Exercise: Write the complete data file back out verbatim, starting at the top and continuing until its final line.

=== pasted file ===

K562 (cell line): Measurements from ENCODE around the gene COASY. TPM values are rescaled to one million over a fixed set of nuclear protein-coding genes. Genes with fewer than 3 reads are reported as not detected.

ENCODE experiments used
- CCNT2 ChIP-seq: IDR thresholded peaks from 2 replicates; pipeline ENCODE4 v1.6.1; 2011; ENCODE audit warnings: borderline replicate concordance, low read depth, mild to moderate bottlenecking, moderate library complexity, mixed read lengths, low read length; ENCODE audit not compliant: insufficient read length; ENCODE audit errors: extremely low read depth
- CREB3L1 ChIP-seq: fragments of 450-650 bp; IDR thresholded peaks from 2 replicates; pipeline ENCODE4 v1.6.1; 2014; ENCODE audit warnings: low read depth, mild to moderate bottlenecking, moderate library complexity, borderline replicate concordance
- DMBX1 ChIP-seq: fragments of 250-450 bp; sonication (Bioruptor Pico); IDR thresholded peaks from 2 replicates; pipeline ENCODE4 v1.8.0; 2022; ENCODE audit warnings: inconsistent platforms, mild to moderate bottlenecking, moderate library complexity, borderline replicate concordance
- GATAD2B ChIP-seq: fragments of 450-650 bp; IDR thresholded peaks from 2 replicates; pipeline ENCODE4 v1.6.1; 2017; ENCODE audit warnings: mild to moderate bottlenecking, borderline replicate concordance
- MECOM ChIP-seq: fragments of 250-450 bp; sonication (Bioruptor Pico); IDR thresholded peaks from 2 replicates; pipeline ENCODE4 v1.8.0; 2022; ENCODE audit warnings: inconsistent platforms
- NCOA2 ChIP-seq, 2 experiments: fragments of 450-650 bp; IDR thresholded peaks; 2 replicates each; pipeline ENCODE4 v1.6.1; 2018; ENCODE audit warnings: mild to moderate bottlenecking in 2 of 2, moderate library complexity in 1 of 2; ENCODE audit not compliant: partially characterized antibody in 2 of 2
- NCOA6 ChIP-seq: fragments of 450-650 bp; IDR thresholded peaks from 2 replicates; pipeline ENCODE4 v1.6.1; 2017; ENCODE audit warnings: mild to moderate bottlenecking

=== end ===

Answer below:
K562 (cell line): Measurements from ENCODE around the gene COASY. TPM values are rescaled to one million over a fixed set of nuclear protein-coding genes. Genes with fewer than 3 reads are reported as not detected.

ENCODE experiments used
- CCNT2 ChIP-seq: IDR thresholded peaks from 2 replicates; pipeline ENCODE4 v1.6.1; 2011; ENCODE audit warnings: borderline replicate concordance, low read depth, mild to moderate bottlenecking, moderate library complexity, mixed read lengths, low read length; ENCODE audit not compliant: insufficient read length; ENCODE audit errors: extremely low read depth
- CREB3L1 ChIP-seq: fragments of 450-650 bp; IDR thresholded peaks from 2 replicates; pipeline ENCODE4 v1.6.1; 2014; ENCODE audit warnings: low read depth, mild to moderate bottlenecking, moderate library complexity, borderline replicate concordance
- DMBX1 ChIP-seq: fragments of 250-450 bp; sonication (Bioruptor Pico); IDR thresholded peaks from 2 replicates; pipeline ENCODE4 v1.8.0; 2022; ENCODE audit warnings: inconsistent platforms, mild to moderate bottlenecking, moderate library complexity, borderline replicate concordance
- GATAD2B ChIP-seq: fragments of 450-650 bp; IDR thresholded peaks from 2 replicates; pipeline ENCODE4 v1.6.1; 2017; ENCODE audit warnings: mild to moderate bottlenecking, borderline replicate concordance
- MECOM ChIP-seq: fragments of 250-450 bp; sonication (Bioruptor Pico); IDR thresholded peaks from 2 replicates; pipeline ENCODE4 v1.8.0; 2022; ENCODE audit warnings: inconsistent platforms
- NCOA2 ChIP-seq, 2 experiments: fragments of 450-650 bp; IDR thresholded peaks; 2 replicates each; pipeline ENCODE4 v1.6.1; 2018; ENCODE audit warnings: mild to moderate bottlenecking in 2 of 2, moderate library complexity in 1 of 2; ENCODE audit not compliant: partially characterized antibody in 2 of 2
- NCOA6 ChIP-seq: fragments of 450-650 bp; IDR thresholded peaks from 2 replicates; pipeline ENCODE4 v1.6.1; 2017; ENCODE audit warnings: mild to moderate bottlenecking